In the company of the sane

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I am well aware that economics is not a subject on which there will ever be agreement. And I am more than happy to debate the issues involved. And like many, I find the commentary of the Right on such issues, especially on blogs, to be straightforwardly offensive. I have no doubt this is deliberate. The belief of many from the Right’s fringes is that it is best to close down debate by intimidation.

And yet the sane persist in expressing their view – and that heavens for that. The Observer offered an excellent mix of that sane approach to economics today. Take this from Roger Bootle:

A year ago we came perilously close to utter catastrophe, ..but the neoliberal, free-market people are already on the warpath. They remind me of some mythical creature – cut off one head and it sprouts more.

Who is he referring to?:

the "efficient market" gurus. Their spiritual and academic home is the "Chicago School" – the University of Chicago – and their laissez-faire preaching of recent decades led policymakers into the dangerous liberalisation of financial markets that resulted, via vast profits and bonuses, in near-Armageddon.

I suspect that almost all the hostility on this blog comes from those subscribing to their beliefs (beliefs – note): beliefs that have nearly ruined us.

And might still. Note William Keegan:

The.. modern Conservatives give every impression of wanting to begin their economic leeching process as soon as they can, irrespective of the state of the economy. This general approach is certainly redolent of the policy mistakes of the 1930s. Luckily, Gordon Brown, for all the political misjudgments he is widely considered to have made, got the big one right.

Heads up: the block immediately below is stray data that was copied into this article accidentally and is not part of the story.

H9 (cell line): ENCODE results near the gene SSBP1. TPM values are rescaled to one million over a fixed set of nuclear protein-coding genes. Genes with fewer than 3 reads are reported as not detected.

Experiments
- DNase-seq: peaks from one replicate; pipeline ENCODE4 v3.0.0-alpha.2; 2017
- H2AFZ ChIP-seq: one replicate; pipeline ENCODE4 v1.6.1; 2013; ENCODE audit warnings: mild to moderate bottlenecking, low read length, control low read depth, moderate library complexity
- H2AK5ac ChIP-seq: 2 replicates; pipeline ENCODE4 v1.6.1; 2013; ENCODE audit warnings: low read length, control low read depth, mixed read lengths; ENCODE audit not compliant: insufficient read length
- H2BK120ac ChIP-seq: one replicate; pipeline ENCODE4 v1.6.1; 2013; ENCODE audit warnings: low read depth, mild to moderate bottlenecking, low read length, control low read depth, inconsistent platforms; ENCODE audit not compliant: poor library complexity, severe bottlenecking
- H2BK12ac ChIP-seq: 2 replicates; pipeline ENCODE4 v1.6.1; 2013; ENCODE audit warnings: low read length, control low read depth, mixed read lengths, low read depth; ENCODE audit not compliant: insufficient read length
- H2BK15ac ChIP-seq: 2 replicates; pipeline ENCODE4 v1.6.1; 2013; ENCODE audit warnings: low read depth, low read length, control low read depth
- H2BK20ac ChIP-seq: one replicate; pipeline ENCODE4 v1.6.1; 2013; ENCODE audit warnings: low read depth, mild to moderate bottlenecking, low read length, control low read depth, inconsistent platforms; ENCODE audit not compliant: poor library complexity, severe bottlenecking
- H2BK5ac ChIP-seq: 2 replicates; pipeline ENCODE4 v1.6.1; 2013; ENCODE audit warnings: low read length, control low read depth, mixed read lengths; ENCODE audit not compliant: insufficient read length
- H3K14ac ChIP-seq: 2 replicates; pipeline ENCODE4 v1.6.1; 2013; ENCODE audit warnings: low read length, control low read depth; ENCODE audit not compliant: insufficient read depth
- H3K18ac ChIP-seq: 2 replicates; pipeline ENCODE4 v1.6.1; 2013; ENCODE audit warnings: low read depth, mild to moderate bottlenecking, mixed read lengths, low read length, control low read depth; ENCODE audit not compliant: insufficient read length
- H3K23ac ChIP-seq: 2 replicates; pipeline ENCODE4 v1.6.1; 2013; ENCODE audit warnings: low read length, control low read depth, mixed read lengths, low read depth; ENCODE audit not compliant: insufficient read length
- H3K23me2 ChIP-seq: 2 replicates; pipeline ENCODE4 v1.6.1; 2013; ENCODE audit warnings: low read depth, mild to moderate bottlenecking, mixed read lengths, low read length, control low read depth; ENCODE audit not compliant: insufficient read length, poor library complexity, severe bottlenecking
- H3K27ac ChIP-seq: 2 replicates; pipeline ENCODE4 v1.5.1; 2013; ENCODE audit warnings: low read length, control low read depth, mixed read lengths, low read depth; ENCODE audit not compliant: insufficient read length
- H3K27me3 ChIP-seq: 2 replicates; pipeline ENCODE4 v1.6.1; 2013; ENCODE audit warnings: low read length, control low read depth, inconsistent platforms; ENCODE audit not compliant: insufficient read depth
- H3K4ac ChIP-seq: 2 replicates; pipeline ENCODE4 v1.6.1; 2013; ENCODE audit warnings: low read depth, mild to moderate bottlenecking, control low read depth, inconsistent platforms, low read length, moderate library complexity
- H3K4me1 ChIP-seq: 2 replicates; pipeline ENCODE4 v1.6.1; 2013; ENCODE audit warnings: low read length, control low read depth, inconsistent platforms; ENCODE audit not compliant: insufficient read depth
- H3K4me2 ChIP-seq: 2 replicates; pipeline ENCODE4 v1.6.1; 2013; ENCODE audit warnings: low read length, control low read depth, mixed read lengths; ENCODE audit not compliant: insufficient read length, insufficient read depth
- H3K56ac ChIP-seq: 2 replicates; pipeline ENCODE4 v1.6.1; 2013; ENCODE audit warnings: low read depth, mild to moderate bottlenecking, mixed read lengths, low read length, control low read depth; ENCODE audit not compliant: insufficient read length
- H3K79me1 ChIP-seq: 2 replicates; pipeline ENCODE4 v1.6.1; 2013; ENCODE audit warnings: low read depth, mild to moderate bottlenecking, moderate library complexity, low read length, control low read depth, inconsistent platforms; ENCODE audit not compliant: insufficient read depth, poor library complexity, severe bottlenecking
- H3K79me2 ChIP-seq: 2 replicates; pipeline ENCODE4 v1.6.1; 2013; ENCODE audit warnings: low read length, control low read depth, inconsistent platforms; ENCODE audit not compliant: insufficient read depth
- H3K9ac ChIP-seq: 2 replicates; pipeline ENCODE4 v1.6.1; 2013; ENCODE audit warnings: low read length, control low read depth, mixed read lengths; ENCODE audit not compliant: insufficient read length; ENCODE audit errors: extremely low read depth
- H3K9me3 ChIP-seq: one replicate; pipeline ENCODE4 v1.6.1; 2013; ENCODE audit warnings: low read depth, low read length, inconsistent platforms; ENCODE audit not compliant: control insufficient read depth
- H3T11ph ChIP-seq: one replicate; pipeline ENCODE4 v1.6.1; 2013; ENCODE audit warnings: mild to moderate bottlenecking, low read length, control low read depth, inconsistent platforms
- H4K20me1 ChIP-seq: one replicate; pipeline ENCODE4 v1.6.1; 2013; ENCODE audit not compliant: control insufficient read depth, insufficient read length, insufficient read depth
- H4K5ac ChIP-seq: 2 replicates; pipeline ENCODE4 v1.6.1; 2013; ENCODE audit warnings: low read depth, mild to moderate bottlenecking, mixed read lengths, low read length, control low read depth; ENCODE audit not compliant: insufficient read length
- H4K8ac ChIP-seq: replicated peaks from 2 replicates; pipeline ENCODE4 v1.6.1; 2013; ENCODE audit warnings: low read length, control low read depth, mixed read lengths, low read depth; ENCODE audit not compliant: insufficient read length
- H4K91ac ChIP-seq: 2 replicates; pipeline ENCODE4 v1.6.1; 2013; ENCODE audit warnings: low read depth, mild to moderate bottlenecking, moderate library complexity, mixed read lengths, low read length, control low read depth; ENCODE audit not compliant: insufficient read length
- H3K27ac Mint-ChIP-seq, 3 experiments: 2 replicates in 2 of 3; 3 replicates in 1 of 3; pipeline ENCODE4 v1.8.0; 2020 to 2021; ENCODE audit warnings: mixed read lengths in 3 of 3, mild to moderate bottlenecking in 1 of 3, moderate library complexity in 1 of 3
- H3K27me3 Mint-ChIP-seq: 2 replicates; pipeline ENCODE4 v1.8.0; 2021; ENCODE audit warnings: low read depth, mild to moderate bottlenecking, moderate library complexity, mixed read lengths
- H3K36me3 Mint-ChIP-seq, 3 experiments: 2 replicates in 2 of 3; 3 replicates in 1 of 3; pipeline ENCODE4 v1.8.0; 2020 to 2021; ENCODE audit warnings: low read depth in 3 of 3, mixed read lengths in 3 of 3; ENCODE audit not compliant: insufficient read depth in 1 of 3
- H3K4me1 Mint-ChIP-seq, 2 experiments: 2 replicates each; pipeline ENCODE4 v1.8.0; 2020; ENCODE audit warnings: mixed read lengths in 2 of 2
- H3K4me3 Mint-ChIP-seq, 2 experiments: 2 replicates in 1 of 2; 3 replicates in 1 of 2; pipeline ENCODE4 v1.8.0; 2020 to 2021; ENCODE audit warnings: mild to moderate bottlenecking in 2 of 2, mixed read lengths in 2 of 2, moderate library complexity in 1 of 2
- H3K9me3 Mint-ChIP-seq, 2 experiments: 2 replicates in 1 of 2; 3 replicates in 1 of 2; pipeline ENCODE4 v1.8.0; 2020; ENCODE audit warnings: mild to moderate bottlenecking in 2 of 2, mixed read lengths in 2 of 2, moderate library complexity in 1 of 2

Osborne is wild in his repeated assertions that "the country has run out of money". This is not what the chief executive of the Government's Debt Management Office, Robert Stheeman, tells us. He recently said: "I would say that coming from a relatively low base of the stock of debt, certainly compared to other countries, gives the UK a slight advantage [in financing the deficit]".

That’s one thing Osborne has wrong. But Keegan’s analysis of another is new, and astute:

And now for an aspect of Osborne's policies which I find especially bizarre, but which has received little comment. Much has been made of the proposed freeze on public sector wages, usually in connection with the supposed need to find "savings", and sometimes in connection with a distorted view that public sector wages generally are much higher than they really are.

But the very idea of a wage freeze at a time like this seems to have gone almost unquestioned. Yet the fact is that the raison d'?™tre for incomes policies and wage freezes is as a weapon in the battle to control inflation. The Conservatives under Edward Heath resorted to incomes policies in the early 1970s, and much of the subsequent Labour government's time in the mid to late 1970s was taken up with the arduous business of administering an incomes policy.

A wage freeze in a recession is calculated to reduce real incomes and act as a brake on any economic recovery, possibly throwing the economy into reverse gear again at just the time when people are talking about "stabilisation" and possible recovery. Where is the inflation that a wage freeze is designed to combat?

I think this something Darling, Cable and Osborne alike should note.

But is that inflation likely? Back to Bootle:

He is not too concerned by warnings that inflation is about to take off because of quantitative easing. He thinks that deflation, which has dogged Japan for nearly 20 years since its property bubble burst, is a bigger worry: "In recessions, wage growth always gets a big jolt downwards and there is all this talk of wage freezes in the public sector. There is also lots of spare capacity in the world economy, so it is difficult to see where this inflation is going to come from."

Quote so.